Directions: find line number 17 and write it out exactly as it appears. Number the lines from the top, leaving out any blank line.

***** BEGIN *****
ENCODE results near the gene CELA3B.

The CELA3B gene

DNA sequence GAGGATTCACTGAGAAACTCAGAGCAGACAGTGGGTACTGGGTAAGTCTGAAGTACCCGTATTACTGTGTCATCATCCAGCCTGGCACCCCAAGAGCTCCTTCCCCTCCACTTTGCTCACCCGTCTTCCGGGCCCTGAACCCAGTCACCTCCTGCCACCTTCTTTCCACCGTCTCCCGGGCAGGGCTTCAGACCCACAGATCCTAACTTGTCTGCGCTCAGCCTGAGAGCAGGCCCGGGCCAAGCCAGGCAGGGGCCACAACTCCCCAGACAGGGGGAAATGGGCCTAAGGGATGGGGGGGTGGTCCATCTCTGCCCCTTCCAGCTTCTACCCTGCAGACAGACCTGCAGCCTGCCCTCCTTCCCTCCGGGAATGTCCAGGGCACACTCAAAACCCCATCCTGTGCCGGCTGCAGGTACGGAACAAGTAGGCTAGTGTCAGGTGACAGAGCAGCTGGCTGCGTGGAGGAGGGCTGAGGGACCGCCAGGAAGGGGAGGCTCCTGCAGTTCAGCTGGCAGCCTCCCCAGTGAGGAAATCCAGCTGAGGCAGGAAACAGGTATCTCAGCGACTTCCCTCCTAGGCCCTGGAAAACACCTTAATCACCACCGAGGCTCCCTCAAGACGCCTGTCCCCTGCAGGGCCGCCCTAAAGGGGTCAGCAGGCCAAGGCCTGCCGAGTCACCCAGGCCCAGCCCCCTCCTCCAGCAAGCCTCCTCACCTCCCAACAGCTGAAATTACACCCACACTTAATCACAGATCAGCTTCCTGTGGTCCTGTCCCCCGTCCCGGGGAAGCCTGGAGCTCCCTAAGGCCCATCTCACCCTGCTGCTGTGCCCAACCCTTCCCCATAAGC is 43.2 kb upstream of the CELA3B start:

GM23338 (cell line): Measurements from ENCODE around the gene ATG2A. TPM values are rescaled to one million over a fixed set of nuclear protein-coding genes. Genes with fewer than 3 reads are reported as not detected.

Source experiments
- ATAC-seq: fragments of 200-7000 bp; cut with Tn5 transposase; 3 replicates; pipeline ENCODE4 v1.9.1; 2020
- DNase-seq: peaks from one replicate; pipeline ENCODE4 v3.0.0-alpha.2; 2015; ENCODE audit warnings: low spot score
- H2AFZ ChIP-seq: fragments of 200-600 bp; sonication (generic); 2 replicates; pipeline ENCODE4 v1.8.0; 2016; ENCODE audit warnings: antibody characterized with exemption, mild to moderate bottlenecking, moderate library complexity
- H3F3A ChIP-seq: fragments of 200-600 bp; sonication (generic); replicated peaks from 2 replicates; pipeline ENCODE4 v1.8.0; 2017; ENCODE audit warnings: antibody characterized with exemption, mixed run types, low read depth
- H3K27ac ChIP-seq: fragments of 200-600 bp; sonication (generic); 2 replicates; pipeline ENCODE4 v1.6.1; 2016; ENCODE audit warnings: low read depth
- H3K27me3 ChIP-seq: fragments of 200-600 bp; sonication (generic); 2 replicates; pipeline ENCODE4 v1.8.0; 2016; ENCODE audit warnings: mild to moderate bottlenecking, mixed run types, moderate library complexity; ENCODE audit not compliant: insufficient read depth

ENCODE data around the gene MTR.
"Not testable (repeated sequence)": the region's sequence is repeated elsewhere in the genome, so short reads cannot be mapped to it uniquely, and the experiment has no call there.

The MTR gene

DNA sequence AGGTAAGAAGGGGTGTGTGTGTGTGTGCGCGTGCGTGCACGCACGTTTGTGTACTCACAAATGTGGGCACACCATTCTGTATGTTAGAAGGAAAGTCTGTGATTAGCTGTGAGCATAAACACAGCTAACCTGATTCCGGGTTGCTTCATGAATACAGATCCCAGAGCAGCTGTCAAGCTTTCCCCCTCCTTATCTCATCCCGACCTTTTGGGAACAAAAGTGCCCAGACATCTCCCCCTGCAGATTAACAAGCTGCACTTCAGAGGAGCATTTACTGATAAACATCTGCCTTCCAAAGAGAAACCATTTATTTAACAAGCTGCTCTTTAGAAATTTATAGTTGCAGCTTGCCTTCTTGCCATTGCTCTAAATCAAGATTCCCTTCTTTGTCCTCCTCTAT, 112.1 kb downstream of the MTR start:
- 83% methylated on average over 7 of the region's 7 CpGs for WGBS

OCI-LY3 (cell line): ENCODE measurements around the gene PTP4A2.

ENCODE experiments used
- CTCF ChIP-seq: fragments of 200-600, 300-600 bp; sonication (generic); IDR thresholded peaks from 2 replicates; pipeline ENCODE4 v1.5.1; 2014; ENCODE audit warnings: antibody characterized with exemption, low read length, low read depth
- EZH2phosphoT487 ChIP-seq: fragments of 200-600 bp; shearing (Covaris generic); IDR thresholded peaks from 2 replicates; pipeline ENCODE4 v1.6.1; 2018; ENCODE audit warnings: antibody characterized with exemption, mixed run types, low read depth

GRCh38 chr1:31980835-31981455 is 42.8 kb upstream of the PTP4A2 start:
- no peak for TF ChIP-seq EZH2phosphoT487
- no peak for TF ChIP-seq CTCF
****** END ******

OCI-LY3 (cell line): ENCODE measurements around the gene PTP4A2.